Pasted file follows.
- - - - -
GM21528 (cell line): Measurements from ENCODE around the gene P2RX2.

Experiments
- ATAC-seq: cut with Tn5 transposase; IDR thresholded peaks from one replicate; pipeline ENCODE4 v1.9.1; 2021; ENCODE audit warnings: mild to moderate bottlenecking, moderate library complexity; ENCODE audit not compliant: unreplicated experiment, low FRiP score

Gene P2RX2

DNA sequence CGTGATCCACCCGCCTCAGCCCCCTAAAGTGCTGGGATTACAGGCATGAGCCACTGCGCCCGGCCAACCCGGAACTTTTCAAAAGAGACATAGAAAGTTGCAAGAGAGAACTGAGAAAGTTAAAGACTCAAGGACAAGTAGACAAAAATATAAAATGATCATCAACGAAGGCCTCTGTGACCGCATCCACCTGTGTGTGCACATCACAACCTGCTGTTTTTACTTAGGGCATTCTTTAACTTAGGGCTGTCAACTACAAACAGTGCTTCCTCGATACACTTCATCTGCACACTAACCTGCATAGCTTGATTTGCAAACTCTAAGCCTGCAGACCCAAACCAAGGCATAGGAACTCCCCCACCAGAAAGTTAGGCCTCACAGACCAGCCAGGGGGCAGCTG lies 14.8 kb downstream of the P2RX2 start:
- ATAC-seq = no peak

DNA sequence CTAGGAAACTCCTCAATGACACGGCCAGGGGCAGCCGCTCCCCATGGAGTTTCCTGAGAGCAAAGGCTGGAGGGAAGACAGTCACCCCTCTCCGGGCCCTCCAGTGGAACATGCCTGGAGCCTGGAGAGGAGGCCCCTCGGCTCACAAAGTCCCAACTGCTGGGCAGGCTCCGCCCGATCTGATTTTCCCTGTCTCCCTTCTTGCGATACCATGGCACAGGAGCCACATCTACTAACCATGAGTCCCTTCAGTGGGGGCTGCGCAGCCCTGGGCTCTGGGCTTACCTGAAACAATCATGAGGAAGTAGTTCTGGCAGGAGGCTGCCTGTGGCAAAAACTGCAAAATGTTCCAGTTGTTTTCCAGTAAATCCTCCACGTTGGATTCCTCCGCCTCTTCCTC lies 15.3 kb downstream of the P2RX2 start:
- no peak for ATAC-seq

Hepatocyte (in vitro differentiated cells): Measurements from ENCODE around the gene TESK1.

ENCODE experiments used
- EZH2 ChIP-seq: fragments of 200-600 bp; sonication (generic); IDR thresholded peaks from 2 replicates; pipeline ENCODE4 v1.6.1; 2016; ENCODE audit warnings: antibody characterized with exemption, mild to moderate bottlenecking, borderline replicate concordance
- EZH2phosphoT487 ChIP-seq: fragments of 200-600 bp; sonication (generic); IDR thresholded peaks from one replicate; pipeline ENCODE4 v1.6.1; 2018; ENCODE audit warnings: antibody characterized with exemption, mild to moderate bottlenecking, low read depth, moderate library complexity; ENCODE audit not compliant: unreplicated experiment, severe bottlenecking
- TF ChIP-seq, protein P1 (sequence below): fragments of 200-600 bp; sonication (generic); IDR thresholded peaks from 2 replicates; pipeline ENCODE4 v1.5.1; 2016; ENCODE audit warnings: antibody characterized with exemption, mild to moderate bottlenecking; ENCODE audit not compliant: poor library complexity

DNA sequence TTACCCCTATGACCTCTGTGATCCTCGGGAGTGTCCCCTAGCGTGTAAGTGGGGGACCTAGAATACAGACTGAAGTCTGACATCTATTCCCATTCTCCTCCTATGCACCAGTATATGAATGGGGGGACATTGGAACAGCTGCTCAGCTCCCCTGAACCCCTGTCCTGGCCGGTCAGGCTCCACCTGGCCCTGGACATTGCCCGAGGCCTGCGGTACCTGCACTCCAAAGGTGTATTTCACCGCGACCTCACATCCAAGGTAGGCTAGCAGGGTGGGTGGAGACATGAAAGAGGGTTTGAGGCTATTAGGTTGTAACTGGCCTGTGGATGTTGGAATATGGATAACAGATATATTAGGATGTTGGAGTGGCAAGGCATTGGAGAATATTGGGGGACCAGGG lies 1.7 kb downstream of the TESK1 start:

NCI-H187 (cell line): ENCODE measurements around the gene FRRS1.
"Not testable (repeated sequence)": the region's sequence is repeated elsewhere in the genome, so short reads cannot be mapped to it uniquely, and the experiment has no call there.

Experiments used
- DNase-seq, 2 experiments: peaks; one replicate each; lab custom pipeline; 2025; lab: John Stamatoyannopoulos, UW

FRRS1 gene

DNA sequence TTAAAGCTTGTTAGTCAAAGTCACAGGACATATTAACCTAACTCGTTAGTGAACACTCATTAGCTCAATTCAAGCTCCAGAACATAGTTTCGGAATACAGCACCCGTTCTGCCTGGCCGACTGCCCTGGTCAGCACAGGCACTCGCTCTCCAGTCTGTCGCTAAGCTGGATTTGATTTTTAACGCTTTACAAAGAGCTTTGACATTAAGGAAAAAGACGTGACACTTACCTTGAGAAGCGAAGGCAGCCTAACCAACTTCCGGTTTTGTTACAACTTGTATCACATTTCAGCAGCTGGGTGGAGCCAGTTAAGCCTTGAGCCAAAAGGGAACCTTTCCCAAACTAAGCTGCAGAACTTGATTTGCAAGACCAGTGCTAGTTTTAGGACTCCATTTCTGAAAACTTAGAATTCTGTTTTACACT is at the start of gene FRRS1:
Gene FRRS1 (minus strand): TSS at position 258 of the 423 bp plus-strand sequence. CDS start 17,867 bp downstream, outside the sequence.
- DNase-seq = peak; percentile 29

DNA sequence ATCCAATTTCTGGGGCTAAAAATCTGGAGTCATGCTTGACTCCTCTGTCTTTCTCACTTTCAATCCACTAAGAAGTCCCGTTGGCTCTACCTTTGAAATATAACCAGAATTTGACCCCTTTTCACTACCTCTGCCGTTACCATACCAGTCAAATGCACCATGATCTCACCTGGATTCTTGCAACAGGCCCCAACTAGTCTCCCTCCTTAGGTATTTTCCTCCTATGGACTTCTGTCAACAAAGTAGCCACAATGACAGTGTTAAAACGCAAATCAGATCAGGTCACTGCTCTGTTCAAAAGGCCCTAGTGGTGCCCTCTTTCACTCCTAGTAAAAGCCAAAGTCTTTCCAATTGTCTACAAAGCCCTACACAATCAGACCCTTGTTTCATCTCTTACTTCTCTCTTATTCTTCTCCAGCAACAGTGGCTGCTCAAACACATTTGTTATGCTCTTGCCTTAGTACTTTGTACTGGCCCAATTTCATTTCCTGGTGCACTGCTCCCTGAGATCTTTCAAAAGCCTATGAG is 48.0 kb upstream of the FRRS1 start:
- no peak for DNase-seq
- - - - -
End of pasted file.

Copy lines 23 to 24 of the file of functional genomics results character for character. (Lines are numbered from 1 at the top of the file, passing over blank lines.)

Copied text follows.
DNA sequence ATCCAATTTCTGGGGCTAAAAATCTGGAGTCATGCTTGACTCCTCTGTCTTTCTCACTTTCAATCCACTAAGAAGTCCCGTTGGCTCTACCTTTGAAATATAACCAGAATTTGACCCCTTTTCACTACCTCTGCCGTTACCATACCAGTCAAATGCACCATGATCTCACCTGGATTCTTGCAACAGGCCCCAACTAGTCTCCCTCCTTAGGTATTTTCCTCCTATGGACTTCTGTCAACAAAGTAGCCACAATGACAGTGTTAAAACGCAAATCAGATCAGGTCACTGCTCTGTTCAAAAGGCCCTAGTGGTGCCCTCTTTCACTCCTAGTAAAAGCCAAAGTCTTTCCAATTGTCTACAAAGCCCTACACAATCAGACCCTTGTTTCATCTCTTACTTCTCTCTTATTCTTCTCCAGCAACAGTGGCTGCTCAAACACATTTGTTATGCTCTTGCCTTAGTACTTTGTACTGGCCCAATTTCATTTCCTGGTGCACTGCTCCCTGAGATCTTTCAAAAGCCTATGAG is 48.0 kb upstream of the FRRS1 start:
- no peak for DNase-seq